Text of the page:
Q: My company is working on federal projects, how can I mesh the state law requirements and federal law requirements?

A: Federal law still considers marijuana to be a Schedule I Narcotic under the Controlled Substances Act. Thus it is against federal law to consume or possess marijuana, medical or not. Additionally, most, if not all, federal projects are subject to the federal Drug Free Workplace Act which requires employers to have a drug free work place policy prohibiting the unlawful possession or use of drugs in the workplace and make an ongoing good faith effort to maintain a drug free workplace. These policies include requiring the employee to report to the employer and the employer to report to the contracting agency any workplace criminal drug conviction. However, the distinctions are fine and the interplay between federal law and the imminent risk of losing federal contracts or licensing has yet to be defined by Oklahoma or Federal courts and not by the federal or state government.

Business websites under legal pressure

Gavel to Gavel appears in The Journal Record. This column was originally published in The Journal Record on May 10, 2018.


Kathryn Terry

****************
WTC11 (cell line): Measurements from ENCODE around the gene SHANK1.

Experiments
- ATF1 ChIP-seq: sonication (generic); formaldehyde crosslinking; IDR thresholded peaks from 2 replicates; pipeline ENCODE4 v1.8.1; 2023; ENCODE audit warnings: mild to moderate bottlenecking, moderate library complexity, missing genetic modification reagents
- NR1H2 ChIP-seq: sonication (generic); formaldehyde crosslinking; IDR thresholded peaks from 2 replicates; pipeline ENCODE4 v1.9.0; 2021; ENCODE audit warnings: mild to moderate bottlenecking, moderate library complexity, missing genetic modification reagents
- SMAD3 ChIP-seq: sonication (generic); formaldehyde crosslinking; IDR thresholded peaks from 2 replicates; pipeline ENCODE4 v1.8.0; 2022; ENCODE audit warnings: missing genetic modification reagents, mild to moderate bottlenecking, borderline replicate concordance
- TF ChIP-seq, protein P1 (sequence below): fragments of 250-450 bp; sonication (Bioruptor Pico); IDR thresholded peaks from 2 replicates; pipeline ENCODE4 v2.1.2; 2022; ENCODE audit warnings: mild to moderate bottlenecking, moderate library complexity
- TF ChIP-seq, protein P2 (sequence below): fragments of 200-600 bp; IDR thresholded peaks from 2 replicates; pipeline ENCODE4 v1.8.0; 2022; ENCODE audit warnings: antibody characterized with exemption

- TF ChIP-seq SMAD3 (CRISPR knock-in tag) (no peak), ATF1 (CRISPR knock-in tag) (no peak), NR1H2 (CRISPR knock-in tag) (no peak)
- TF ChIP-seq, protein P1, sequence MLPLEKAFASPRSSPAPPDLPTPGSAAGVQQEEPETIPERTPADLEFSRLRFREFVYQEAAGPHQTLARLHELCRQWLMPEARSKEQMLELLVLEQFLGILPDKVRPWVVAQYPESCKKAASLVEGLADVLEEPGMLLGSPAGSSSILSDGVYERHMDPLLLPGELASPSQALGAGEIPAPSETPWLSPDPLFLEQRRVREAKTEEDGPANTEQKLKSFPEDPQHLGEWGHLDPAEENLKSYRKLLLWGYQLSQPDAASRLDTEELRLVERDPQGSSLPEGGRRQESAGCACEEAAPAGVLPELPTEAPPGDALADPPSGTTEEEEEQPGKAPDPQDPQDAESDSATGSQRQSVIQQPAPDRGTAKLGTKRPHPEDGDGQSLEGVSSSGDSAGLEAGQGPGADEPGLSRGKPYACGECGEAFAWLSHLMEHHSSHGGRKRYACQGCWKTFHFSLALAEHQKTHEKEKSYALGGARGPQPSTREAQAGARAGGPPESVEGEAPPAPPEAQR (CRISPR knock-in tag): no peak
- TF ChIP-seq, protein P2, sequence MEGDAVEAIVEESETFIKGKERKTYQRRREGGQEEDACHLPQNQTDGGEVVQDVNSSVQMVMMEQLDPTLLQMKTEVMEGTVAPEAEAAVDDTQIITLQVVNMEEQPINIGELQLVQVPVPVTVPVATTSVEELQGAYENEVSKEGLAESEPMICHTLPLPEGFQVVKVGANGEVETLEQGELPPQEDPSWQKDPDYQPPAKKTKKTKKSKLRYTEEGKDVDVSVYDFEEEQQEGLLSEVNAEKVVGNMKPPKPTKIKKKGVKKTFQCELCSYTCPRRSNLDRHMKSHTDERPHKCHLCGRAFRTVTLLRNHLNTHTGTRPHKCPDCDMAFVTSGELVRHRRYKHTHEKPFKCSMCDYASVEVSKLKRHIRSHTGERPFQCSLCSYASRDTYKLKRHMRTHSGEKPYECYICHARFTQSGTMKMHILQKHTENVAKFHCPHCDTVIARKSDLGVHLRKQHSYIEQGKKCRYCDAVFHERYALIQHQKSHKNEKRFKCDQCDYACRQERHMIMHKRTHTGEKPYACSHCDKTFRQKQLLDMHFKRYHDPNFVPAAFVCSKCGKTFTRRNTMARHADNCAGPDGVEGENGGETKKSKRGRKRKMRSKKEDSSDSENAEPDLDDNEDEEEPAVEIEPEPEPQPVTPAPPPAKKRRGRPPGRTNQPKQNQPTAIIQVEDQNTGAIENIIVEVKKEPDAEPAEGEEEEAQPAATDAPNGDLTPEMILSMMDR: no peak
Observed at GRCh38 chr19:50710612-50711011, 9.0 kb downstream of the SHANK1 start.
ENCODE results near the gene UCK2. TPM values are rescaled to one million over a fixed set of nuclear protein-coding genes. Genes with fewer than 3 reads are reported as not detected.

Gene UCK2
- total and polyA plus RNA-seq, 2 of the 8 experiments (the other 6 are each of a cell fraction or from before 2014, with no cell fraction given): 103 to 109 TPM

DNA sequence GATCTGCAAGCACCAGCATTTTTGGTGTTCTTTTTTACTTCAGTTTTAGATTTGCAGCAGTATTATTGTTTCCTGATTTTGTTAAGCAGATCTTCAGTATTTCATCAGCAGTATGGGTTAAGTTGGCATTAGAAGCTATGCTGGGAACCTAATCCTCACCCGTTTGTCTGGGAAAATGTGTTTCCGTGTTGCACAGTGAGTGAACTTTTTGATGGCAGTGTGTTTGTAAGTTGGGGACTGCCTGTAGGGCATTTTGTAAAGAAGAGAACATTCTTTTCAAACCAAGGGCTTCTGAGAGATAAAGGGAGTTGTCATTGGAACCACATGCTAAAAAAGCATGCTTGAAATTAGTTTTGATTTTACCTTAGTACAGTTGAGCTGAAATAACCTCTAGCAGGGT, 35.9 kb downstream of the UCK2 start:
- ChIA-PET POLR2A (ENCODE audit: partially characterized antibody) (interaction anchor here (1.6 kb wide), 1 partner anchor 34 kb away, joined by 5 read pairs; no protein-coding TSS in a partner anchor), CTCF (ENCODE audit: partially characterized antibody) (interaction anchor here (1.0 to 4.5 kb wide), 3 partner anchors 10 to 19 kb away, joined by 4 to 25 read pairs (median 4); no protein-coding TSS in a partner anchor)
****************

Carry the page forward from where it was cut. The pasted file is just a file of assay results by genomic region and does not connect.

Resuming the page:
The emphasis of Kathryn D. Terry’s litigation practice is in the areas of insurance coverage, labor and employment law and civil rights defense. She also represents corporations in complex litigation matters.

By Phillips Murrah Director Kathryn D. Terry

The Americans with Disabilities Act prohibits discrimination against people with disabilities in several areas, including employment, transportation, public accommodations, communications, and access to government programs and services.

The third section of ADA, Title III, addresses places of public accommodation, such as retailers, hospitals and state agencies. Under these rules, and in general, places of business are obligated to provide access to physical locations in the form of wheelchair ramps, signs that feature braille, and other means by which patronage of businesses is made possible for disabled persons.

Currently, similar attention is being focused on websites, as many businesses offer information and opportunities and conduct commerce via their website. Lawsuits are being brought claiming that these websites should be fully usable for persons with disabilities, just like brick-and-mortar locations.